Nation/World

Chemical Weapons Treaty Revived Albright Convinces Helms To Soften Opposition, So Senate Vote Now Likely

After months of opposition, Senate Foreign Relations Committee Chairman Jesse Helms Tuesday raised the prospect of quick Senate ratification of the stalled chemical weapons treaty.

Helms, who spent the day escorting Secretary of State Madeleine Albright on a tour in his home state, announced he would begin hearings on the Chemical Weapons Convention April 9. He then hinted strongly that the treaty could still be ratified by April 29, the day its provisions are scheduled to take effect.

The treaty requires all signatories to renounce the production and use of chemical weapons and to destroy all chemical weapons stocks. The United States must ratify by April 29 to participate in its key monitoring and enforcement elements.

“There will be no problem with it if we can continue to negotiate the way we have in the last few days,” Helms told reporters during a joint news conference with Albright. “If both sides sit down and be realistic about it, there’s a very good chance that there could be a treaty.”

Helms has been a vociferous opponent of the convention, claiming it would impose burdensome verification measures on U.S. chemical companies, but leave nonparticipating nations such as Libya and Iran outside its constraints.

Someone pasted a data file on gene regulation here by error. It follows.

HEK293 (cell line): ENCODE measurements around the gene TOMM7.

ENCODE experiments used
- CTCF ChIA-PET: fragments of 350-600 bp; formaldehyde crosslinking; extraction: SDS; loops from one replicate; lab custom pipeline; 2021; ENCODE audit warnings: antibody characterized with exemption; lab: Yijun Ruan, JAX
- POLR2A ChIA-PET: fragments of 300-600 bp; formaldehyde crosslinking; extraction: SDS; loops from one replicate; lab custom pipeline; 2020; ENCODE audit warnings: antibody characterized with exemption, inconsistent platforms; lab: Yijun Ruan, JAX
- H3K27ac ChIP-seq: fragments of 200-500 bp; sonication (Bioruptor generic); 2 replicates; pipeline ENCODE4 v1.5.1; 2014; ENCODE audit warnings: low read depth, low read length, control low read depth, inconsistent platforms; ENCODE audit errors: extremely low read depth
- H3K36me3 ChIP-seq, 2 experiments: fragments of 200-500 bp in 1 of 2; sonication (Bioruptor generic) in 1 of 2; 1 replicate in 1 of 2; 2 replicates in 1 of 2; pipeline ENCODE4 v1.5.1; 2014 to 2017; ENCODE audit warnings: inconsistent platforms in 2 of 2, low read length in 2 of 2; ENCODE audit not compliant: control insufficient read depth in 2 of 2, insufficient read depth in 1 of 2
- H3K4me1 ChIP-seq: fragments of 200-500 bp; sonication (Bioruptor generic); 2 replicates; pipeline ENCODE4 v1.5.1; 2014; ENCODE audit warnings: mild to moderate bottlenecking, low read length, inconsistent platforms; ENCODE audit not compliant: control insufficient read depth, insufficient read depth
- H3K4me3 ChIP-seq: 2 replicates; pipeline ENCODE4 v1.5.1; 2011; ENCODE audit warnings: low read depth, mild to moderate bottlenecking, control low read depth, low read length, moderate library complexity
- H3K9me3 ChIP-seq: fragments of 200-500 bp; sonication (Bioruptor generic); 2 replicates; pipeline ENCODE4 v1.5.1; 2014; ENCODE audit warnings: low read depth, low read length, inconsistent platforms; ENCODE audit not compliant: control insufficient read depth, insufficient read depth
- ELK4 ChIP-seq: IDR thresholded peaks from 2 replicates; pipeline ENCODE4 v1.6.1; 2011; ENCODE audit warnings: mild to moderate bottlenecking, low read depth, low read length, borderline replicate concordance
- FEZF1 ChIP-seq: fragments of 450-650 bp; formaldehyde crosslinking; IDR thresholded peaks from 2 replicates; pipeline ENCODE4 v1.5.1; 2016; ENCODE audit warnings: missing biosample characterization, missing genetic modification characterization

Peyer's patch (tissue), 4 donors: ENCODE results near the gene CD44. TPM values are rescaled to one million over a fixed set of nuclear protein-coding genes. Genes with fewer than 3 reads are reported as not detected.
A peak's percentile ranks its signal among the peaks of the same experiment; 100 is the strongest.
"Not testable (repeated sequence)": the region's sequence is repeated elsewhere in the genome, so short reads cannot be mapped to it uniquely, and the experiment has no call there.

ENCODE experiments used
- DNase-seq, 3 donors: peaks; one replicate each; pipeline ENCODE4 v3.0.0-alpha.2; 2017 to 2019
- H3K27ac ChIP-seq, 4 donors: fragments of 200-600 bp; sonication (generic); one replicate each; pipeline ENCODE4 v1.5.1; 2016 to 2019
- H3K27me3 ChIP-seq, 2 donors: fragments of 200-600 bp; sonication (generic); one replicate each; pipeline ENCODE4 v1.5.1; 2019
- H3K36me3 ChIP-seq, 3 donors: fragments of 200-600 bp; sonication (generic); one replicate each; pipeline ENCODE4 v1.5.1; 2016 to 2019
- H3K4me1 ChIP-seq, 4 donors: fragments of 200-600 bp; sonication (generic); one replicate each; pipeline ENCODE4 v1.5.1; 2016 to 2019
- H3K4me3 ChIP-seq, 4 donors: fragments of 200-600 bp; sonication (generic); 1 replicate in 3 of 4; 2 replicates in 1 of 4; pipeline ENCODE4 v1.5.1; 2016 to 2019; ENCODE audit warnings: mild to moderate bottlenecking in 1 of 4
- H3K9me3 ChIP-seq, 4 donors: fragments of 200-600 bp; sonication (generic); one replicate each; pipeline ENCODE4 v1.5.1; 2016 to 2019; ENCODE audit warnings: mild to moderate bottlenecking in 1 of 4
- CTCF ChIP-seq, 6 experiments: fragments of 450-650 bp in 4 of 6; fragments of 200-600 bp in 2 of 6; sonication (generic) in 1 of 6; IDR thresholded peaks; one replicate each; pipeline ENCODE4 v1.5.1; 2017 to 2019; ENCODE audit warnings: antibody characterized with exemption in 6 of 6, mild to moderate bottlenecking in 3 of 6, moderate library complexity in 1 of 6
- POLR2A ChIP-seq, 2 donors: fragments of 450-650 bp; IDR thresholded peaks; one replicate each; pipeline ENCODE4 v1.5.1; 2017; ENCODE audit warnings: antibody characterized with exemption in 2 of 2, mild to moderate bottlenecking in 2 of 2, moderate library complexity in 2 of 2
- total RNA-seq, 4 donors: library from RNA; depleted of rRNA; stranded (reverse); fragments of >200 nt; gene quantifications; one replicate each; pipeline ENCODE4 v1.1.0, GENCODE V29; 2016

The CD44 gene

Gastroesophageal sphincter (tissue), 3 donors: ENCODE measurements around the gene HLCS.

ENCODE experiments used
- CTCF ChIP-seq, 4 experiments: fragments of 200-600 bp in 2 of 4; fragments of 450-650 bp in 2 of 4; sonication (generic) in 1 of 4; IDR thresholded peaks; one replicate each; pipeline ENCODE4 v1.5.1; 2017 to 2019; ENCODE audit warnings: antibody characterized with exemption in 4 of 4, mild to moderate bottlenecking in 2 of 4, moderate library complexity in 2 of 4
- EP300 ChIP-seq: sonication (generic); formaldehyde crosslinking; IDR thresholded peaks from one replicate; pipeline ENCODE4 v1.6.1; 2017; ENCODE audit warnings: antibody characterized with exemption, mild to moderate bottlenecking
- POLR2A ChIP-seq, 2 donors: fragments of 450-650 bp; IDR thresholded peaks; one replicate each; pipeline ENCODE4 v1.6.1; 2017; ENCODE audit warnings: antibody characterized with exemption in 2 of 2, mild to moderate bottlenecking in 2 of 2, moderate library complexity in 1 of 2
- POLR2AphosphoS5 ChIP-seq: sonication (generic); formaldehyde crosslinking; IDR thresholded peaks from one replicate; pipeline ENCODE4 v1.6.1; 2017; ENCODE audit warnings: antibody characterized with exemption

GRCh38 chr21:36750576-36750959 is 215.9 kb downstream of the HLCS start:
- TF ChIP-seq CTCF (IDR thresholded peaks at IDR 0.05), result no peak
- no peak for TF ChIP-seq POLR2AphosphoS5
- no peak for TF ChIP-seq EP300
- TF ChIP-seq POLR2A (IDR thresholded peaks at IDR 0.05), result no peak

While he reiterated his personal distaste for the treaty, Helms seemed prepared to let it come to a vote on the Senate floor.

Winning Senate ratification of the treaty is a major Clinton administration priority, and is considered among the first major challenges facing Albright as President Clinton’s second-term secretary of state.

A senior aide to Albright said that after discussing the chemical weapons treaty with Helms during the course of two long car rides Tuesday, she felt “increasingly confident she’s going to get a vote in the Senate.”

During an evening speech, Albright pressed the case for ratification. “The Chemical Weapons Convention sets the standard that it is wrong for any nation to build or possess a chemical weapon and gives us string and effective tools for enforcing that standard,” Albright said. “This will make it harder for terrorists or outlaw states to build, buy or conceal these horrible weapons.”

Helms’s earlier remarks came as he escorted Albright through a series of appearances in his home state and at Wingate University, a small liberal arts college of 1,300 students that Helms attended. Throughout the day, the two put on a conspicuous display of mutual admiration.

Helms’ tactical shift on the chemical weapons pact came as the two seemed to move closer on another important issue that has kept him at loggerheads with the administration for much of the past three years: Helms’ insistence on streamlining and reorganizing the various foreign policy agencies of the government, including folding Aid for International Development, the Arms Control and Disarmament Agency, and the U.S. Information Agency into the State Department.

When Albright became secretary of state, she let it be known she had an open mind on the reorganization question; an aide said Tuesday a plan is being developed within the State Department and would be completed in a matter of weeks.



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